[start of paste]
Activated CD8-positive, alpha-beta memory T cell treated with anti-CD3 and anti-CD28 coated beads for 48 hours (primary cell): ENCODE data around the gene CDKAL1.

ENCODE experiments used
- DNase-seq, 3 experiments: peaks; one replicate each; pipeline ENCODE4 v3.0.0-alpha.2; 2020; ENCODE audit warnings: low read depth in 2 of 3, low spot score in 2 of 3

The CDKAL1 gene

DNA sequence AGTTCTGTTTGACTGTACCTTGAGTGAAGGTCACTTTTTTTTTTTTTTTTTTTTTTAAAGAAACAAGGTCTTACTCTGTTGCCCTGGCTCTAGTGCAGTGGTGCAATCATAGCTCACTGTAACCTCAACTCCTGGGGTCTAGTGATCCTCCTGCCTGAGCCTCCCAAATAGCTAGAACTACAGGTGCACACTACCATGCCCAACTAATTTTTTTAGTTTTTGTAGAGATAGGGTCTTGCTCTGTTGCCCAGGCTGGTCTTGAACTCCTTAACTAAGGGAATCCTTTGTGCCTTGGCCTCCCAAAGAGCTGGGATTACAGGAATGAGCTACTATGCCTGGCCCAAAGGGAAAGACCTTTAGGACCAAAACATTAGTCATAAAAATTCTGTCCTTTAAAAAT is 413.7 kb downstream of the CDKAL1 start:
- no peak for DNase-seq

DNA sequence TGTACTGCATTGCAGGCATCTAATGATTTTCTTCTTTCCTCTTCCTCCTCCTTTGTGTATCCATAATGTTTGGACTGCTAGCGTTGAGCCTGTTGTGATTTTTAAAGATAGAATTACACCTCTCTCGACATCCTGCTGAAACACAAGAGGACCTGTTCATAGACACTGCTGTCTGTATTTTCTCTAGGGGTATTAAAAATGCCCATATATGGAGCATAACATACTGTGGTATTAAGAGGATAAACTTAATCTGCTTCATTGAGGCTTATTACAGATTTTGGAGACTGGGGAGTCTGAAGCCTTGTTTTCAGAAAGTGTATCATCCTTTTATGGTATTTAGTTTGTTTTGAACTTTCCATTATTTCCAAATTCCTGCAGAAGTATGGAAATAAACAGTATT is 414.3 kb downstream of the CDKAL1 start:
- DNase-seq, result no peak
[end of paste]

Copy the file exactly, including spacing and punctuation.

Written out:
Activated CD8-positive, alpha-beta memory T cell treated with anti-CD3 and anti-CD28 coated beads for 48 hours (primary cell): ENCODE data around the gene CDKAL1.

ENCODE experiments used
- DNase-seq, 3 experiments: peaks; one replicate each; pipeline ENCODE4 v3.0.0-alpha.2; 2020; ENCODE audit warnings: low read depth in 2 of 3, low spot score in 2 of 3

The CDKAL1 gene

DNA sequence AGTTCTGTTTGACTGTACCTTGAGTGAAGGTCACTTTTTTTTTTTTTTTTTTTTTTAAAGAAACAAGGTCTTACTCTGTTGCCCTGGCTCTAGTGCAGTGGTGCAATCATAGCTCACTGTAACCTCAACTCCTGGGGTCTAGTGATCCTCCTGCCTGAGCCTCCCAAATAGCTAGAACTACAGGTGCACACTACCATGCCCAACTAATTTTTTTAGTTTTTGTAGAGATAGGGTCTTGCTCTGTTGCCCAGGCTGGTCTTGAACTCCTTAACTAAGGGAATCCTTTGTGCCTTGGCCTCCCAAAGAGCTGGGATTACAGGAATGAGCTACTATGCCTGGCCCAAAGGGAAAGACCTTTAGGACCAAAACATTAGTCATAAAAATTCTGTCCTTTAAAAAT is 413.7 kb downstream of the CDKAL1 start:
- no peak for DNase-seq

DNA sequence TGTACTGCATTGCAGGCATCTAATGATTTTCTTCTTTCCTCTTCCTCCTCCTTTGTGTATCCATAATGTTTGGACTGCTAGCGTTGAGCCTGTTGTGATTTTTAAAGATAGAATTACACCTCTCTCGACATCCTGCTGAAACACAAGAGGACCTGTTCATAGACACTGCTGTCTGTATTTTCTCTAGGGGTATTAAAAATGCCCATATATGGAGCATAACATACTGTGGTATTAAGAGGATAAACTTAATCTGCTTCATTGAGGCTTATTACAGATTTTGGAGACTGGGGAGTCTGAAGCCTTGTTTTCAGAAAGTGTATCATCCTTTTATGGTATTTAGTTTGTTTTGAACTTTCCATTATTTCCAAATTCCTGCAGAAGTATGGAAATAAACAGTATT is 414.3 kb downstream of the CDKAL1 start:
- DNase-seq, result no peak